“By necessity we must infiltrate popular mediums. We are building a business-based art movement. This is not new. Admitting it is. … Law: If you want better media, go make it. … Capitalism for good or ill is the river in which we sink or swim, and stocks the supermarket.”

Gary Panter’s ROZZ-TOX Manifesto (1980) inspired a lot of people to try and infuse commercial mass-market products with their personal sensibilities, most notably Matt Groening who succeeded in that goal with The Simpsons and Futurama. Panter himself worked on many corporate projects, illustrating album covers for Frank Zappa and Iggy Pop, for magazines such as Rolling Stone and Time, and a long partnership with Paul Reubens for Pee Wee’s Playhouse where his set design earned him three Emmys. Although he’s renowned as a great designer and illustrator (the Chrysler Award For Design Excellence in 2000 is another one of his awards) it’s not acknowledged what a good writer Gary Panter is, starting with that manifesto.

Jimbo is a tabloid newspaper-sized book printed on newsprint and bound in a cardboard cover, the spine taped with black electrical tape and a black and red label glued onto the front. That combination of handmade and industrial aesthetics instantly signals that something interesting is going on, which is exactly what Art Spiegelman and Françoise Mouly, publishers of Raw magazine wanted you to think. Inside is a riot of punk graphics, experimental comics storytelling and amazing drawing that vibrates with an energy you can still feel when you look at the generously-sized, yellowed pages today. Panter wrote and drew the adventures of his punk man-boy Jimbo for the Los Angeles punk zine Slash and the story collected in this ‘Raw one-shot’ book originally appeared between 1978 and 1980.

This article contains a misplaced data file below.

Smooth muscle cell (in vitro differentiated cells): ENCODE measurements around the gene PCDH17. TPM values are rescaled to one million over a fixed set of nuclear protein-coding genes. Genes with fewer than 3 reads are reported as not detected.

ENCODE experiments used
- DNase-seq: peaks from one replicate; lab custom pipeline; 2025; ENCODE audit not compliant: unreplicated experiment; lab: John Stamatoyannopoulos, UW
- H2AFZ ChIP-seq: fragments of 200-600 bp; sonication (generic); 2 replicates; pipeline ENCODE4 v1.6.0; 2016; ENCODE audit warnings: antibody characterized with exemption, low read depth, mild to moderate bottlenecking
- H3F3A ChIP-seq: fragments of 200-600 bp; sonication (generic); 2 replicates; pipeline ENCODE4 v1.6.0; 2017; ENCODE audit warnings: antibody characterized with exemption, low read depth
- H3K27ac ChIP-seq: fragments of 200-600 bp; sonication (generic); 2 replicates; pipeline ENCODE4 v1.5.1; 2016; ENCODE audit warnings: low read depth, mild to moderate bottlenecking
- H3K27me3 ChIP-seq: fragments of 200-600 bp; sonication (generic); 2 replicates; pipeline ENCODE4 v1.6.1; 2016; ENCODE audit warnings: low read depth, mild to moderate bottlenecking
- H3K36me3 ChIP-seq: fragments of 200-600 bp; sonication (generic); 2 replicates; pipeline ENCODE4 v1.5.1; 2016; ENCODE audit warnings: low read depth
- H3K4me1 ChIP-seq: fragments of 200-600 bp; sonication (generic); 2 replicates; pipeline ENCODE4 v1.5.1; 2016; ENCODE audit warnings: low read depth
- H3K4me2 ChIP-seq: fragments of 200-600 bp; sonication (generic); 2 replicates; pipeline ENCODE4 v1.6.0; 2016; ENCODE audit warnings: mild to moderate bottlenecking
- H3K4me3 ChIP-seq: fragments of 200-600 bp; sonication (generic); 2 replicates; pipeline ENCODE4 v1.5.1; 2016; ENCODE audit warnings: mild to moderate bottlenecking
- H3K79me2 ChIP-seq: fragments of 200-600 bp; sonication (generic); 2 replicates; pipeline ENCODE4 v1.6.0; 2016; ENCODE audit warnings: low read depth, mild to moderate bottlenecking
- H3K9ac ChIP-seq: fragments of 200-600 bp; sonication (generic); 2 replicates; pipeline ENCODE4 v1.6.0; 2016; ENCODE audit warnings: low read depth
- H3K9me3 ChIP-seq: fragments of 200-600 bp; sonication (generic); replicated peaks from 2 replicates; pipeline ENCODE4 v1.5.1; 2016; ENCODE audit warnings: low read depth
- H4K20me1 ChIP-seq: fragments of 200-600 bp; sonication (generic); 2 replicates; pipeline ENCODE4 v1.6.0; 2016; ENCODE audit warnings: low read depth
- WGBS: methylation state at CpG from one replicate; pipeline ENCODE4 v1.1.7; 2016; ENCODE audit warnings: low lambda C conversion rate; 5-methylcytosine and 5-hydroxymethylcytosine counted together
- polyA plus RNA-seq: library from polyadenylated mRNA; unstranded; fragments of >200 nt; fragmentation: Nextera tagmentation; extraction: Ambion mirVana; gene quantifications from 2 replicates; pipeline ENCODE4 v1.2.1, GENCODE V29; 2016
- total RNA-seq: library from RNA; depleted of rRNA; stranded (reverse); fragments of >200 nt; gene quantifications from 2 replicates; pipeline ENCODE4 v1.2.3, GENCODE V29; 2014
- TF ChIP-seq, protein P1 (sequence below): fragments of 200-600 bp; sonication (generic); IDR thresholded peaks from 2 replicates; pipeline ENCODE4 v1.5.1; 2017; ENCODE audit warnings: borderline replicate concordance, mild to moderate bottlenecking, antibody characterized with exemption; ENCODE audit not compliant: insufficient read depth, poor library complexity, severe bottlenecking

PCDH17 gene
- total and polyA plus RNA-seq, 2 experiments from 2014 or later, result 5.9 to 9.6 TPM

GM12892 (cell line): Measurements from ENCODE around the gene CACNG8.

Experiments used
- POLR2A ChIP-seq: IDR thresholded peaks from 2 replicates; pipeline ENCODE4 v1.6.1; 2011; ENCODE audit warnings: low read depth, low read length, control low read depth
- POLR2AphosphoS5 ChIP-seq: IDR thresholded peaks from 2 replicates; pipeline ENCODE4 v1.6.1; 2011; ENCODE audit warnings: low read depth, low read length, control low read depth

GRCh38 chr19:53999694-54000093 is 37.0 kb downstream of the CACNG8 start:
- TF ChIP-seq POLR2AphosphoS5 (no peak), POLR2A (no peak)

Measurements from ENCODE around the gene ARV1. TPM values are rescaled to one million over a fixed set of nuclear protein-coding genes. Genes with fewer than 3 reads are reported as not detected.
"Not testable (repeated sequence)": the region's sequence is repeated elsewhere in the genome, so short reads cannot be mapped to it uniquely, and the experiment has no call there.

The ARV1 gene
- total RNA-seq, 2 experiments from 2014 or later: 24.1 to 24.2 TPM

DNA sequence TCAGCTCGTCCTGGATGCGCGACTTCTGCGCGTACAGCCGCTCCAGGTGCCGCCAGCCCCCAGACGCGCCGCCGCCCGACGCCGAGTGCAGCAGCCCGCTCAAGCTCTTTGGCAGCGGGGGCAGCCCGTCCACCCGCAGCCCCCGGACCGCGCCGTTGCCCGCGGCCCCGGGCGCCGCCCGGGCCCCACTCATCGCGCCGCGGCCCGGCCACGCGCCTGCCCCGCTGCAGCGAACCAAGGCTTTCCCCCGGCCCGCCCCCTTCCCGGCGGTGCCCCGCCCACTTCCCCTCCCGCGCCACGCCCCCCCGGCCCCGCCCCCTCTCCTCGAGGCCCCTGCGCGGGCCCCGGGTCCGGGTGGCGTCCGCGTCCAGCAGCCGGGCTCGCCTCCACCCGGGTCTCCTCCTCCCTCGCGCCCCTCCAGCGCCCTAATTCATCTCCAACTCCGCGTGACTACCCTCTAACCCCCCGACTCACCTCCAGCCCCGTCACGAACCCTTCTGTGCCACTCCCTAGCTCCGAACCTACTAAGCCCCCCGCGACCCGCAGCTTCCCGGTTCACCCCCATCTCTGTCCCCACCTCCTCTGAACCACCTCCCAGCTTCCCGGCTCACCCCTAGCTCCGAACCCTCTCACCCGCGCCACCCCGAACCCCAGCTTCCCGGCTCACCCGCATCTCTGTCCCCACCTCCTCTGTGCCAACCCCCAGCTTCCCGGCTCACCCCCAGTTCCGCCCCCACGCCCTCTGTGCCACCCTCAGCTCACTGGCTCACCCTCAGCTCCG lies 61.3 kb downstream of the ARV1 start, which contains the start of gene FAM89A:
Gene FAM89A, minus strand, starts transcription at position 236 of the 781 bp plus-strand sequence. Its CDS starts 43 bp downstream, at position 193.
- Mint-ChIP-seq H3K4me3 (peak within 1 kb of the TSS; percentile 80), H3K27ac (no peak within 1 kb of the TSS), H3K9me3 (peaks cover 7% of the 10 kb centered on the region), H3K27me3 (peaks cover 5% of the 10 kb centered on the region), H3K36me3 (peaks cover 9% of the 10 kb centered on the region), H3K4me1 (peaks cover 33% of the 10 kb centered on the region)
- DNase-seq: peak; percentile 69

Jimbo starts off with some funny and relatively mundane slice-of-life stuff with a slapstick edge, drawn with a ferocious crosshatched and messily laid out line, that almost instantly switches to bigger and bolder images, using the large space of a tabloid page to create striking graphic compositions. And then Panter just keeps collapsing boundaries and constantly shifting styles as the story continues. On one level there’s a search for meaning and self-definition driving the continuous visual experimentation, with poetic and sometimes genuinely serious philosophical moments mixed in with the jokes. A lot of the words in these comics are as striking and memorable as the visuals. Then there’s a plot involving Jimbo’s friend Smoggo introducing him to his sister Judy, who spends a blissful night with Jimbo before being kidnapped in a bar by a group of giant cockroaches. These antagonists are led by King Ducko, a giant cockroach who wears a Donald Duck mask. As you’d expect with an exploration of punk aesthetics and what they were a reaction to, Jimbo builds to an apocalyptic ending – which isn’t the end but more of a reflection on stories and endings themselves. It’s a tour-de-force of comics storytelling. And in 1982 it was only $3. What a steal.

This edition is long out of print, but relatively easy to find, and also relatively cheap, considering what a vital document this book is. This story was reprinted in the Jimbo: Adventures in Paradise collection (1998), which is also now out of print but easy to locate. Other Jimbo books by Gary Panter include Jimbo in Purgatory (2004) and Jimbo’s Inferno (2006).